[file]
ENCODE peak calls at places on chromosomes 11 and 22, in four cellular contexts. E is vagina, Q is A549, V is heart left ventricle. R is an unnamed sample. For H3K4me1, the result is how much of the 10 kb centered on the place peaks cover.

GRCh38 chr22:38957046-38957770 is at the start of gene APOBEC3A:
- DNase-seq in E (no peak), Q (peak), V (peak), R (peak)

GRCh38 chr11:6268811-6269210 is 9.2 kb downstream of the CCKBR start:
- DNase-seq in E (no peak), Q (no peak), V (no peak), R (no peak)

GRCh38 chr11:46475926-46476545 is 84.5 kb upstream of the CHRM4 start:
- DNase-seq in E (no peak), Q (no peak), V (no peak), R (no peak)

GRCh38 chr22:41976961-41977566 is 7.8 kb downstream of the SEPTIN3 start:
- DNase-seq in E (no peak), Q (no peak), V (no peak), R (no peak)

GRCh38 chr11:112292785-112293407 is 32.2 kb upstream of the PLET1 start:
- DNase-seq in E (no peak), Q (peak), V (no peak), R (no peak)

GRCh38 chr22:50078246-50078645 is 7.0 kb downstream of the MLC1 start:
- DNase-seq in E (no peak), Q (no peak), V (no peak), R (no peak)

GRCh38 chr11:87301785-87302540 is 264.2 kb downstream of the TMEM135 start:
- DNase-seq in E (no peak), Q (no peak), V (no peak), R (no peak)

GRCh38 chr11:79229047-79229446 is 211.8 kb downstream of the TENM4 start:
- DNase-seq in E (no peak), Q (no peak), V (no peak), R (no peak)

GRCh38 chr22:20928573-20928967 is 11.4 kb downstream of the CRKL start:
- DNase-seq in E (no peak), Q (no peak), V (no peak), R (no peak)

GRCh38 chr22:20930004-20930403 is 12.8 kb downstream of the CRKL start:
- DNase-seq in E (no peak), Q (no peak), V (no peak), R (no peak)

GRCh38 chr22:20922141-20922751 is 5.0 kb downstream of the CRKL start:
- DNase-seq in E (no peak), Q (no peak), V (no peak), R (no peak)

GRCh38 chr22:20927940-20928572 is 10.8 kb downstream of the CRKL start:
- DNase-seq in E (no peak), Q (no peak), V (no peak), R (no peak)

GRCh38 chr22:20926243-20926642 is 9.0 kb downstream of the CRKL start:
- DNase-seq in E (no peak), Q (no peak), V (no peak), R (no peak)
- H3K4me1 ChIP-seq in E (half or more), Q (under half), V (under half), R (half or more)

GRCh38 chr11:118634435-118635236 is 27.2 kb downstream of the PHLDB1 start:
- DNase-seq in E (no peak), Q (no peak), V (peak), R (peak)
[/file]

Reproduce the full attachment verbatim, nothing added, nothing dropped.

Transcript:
ENCODE peak calls at places on chromosomes 11 and 22, in four cellular contexts. E is vagina, Q is A549, V is heart left ventricle. R is an unnamed sample. For H3K4me1, the result is how much of the 10 kb centered on the place peaks cover.

GRCh38 chr22:38957046-38957770 is at the start of gene APOBEC3A:
- DNase-seq in E (no peak), Q (peak), V (peak), R (peak)

GRCh38 chr11:6268811-6269210 is 9.2 kb downstream of the CCKBR start:
- DNase-seq in E (no peak), Q (no peak), V (no peak), R (no peak)

GRCh38 chr11:46475926-46476545 is 84.5 kb upstream of the CHRM4 start:
- DNase-seq in E (no peak), Q (no peak), V (no peak), R (no peak)

GRCh38 chr22:41976961-41977566 is 7.8 kb downstream of the SEPTIN3 start:
- DNase-seq in E (no peak), Q (no peak), V (no peak), R (no peak)

GRCh38 chr11:112292785-112293407 is 32.2 kb upstream of the PLET1 start:
- DNase-seq in E (no peak), Q (peak), V (no peak), R (no peak)

GRCh38 chr22:50078246-50078645 is 7.0 kb downstream of the MLC1 start:
- DNase-seq in E (no peak), Q (no peak), V (no peak), R (no peak)

GRCh38 chr11:87301785-87302540 is 264.2 kb downstream of the TMEM135 start:
- DNase-seq in E (no peak), Q (no peak), V (no peak), R (no peak)

GRCh38 chr11:79229047-79229446 is 211.8 kb downstream of the TENM4 start:
- DNase-seq in E (no peak), Q (no peak), V (no peak), R (no peak)

GRCh38 chr22:20928573-20928967 is 11.4 kb downstream of the CRKL start:
- DNase-seq in E (no peak), Q (no peak), V (no peak), R (no peak)

GRCh38 chr22:20930004-20930403 is 12.8 kb downstream of the CRKL start:
- DNase-seq in E (no peak), Q (no peak), V (no peak), R (no peak)

GRCh38 chr22:20922141-20922751 is 5.0 kb downstream of the CRKL start:
- DNase-seq in E (no peak), Q (no peak), V (no peak), R (no peak)

GRCh38 chr22:20927940-20928572 is 10.8 kb downstream of the CRKL start:
- DNase-seq in E (no peak), Q (no peak), V (no peak), R (no peak)

GRCh38 chr22:20926243-20926642 is 9.0 kb downstream of the CRKL start:
- DNase-seq in E (no peak), Q (no peak), V (no peak), R (no peak)
- H3K4me1 ChIP-seq in E (half or more), Q (under half), V (under half), R (half or more)

GRCh38 chr11:118634435-118635236 is 27.2 kb downstream of the PHLDB1 start:
- DNase-seq in E (no peak), Q (no peak), V (peak), R (peak)